Sign up and get the Weekly Review delivered to your inbox every Tuesday morning.

Share
Single Page

More from Ryann Liebenthal:

From the July 2015 issue

Bleakness Stakes

Weekly Review May 19, 2015, 8:00 am

Weekly Review

An Amtrak train derails, a Bangladeshi blogger is hacked to death, and an African-American boy who was maced at an anti–police-brutality protest is grateful he wasn’t shot

Weekly Review February 17, 2015, 8:00 am

Weekly Review

A Muslim family is killed over a parking space in North Carolina, Netflix launches in Cuba, and an Indian woman who is 95 percent genetically male gives birth to twins

Get access to 168 years of
Harper’s for only $45.99

United States Canada

CATEGORIES

THE CURRENT ISSUE

January 2019

Machine Politics

= Subscribers only.
Sign in here.
Subscribe here.

Polar Light

= Subscribers only.
Sign in here.
Subscribe here.

Donald Trump Is a Good President

= Subscribers only.
Sign in here.
Subscribe here.

Resistances

= Subscribers only.
Sign in here.
Subscribe here.

Long Shot

= Subscribers only.
Sign in here.
Subscribe here.

view Table Content

FEATURED ON HARPERS.ORG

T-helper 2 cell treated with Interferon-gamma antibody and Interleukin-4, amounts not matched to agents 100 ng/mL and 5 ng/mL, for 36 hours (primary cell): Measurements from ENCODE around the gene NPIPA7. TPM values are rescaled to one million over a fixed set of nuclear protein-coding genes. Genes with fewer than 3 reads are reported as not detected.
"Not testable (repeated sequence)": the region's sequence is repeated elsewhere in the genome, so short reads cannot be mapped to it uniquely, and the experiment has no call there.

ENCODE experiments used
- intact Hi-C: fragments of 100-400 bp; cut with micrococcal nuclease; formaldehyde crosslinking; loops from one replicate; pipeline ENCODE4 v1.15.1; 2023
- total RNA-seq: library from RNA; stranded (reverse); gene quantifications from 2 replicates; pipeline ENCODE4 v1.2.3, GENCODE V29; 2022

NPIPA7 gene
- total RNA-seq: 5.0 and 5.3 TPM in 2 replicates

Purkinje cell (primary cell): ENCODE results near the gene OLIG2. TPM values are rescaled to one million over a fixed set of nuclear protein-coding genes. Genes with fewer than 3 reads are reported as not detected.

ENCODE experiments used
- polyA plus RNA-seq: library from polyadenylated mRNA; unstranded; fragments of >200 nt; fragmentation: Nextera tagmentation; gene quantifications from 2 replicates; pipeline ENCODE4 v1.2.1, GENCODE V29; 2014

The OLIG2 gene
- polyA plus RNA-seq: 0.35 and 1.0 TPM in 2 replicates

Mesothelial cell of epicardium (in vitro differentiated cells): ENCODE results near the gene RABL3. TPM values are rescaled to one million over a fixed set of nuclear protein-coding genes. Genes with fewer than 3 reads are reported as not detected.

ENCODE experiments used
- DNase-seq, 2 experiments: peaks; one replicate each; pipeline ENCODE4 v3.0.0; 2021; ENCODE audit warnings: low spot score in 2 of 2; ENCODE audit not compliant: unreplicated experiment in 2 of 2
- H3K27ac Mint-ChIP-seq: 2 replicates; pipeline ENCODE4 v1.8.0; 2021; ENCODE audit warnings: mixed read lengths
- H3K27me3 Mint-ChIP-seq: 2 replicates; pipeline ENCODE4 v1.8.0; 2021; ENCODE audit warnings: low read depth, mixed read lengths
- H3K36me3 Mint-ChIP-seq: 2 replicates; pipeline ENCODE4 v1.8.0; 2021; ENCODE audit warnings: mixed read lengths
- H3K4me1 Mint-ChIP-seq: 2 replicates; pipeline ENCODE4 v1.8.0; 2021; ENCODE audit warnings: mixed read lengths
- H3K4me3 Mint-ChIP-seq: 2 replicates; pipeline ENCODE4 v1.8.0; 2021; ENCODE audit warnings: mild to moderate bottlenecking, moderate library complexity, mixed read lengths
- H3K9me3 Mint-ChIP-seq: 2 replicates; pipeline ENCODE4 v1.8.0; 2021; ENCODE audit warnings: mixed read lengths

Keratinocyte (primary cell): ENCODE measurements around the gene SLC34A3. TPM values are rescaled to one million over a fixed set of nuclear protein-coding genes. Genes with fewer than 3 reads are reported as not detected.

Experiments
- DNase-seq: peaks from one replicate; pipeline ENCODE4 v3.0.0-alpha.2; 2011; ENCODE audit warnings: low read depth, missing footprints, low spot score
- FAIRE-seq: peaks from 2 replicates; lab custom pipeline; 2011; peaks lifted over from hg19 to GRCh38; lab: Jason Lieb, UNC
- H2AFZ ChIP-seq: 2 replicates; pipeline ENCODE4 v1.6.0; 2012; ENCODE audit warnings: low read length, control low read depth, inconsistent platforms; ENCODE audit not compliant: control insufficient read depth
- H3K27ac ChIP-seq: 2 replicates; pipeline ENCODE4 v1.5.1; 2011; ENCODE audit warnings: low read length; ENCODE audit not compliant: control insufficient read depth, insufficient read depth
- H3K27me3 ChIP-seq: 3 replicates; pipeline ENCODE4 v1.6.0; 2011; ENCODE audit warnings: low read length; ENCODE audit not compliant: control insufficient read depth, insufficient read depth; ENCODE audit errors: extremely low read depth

Article
Machine Politics·

= Subscribers only.
Sign in here.
Subscribe here.

“The Goliath of totalitarianism will be brought down by the David of the microchip,” Ronald Reagan said in 1989. He was speaking to a thousand British notables in London’s historic Guildhall, several months before the fall of the Berlin Wall. Reagan proclaimed that the world was on the precipice of “a new era in human history,” one that would bring “peace and freedom for all.” Communism was crumbling, just as fascism had before it. Liberal democracies would soon encircle the globe, thanks to the innovations of Silicon Valley. “I believe,” he said, “that more than armies, more than diplomacy, more than the best intentions of democratic nations, the communications revolution will be the greatest force for the advancement of human freedom the world has ever seen.”

At the time, most everyone thought Reagan was right. The twentieth century had been dominated by media that delivered the same material to millions of people at the same time—radio and newspapers, movies and television. These were the kinds of one-to-many, top-down mass media that Orwell’s Big Brother had used to stay in power. Now, however, Americans were catching sight of the internet. They believed that it would do what earlier media could not: it would allow people to speak for themselves, directly to one another, around the world. “True personalization is now upon us,” wrote MIT professor Nicholas Negroponte in his 1995 bestseller Being Digital. Corporations, industries, and even whole nations would soon be transformed as centralized authorities were demolished. Hierarchies would dissolve and peer-to-peer collaborations would take their place. “Like a force of nature,” wrote Negroponte, “the digital age cannot be denied or stopped.”

Illustration (detail) by Lincoln Agnew
Article
Long Shot·

= Subscribers only.
Sign in here.
Subscribe here.